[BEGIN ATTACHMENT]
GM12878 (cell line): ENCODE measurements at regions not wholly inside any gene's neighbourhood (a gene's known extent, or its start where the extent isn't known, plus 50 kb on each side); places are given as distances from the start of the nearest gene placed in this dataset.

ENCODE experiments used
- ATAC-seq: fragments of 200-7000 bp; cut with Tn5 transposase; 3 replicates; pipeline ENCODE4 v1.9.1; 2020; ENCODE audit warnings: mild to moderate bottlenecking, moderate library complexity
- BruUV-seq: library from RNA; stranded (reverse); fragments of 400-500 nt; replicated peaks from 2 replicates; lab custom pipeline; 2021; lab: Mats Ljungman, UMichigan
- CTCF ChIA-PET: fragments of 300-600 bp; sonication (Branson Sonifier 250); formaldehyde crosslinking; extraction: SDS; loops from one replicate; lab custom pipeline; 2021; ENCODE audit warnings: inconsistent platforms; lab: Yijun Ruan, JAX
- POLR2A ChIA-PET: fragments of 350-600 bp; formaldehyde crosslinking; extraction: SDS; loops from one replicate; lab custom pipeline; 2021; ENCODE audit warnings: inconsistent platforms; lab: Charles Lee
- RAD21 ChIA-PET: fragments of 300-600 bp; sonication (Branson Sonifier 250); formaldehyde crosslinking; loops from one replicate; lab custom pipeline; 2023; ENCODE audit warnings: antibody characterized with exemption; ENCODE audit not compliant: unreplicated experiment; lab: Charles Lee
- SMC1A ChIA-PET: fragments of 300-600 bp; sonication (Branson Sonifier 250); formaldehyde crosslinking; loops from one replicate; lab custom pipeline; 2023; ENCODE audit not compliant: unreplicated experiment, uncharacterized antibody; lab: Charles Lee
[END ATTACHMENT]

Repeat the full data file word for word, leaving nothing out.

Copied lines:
GM12878 (cell line): ENCODE measurements at regions not wholly inside any gene's neighbourhood (a gene's known extent, or its start where the extent isn't known, plus 50 kb on each side); places are given as distances from the start of the nearest gene placed in this dataset.

ENCODE experiments used
- ATAC-seq: fragments of 200-7000 bp; cut with Tn5 transposase; 3 replicates; pipeline ENCODE4 v1.9.1; 2020; ENCODE audit warnings: mild to moderate bottlenecking, moderate library complexity
- BruUV-seq: library from RNA; stranded (reverse); fragments of 400-500 nt; replicated peaks from 2 replicates; lab custom pipeline; 2021; lab: Mats Ljungman, UMichigan
- CTCF ChIA-PET: fragments of 300-600 bp; sonication (Branson Sonifier 250); formaldehyde crosslinking; extraction: SDS; loops from one replicate; lab custom pipeline; 2021; ENCODE audit warnings: inconsistent platforms; lab: Yijun Ruan, JAX
- POLR2A ChIA-PET: fragments of 350-600 bp; formaldehyde crosslinking; extraction: SDS; loops from one replicate; lab custom pipeline; 2021; ENCODE audit warnings: inconsistent platforms; lab: Charles Lee
- RAD21 ChIA-PET: fragments of 300-600 bp; sonication (Branson Sonifier 250); formaldehyde crosslinking; loops from one replicate; lab custom pipeline; 2023; ENCODE audit warnings: antibody characterized with exemption; ENCODE audit not compliant: unreplicated experiment; lab: Charles Lee
- SMC1A ChIA-PET: fragments of 300-600 bp; sonication (Branson Sonifier 250); formaldehyde crosslinking; loops from one replicate; lab custom pipeline; 2023; ENCODE audit not compliant: unreplicated experiment, uncharacterized antibody; lab: Charles Lee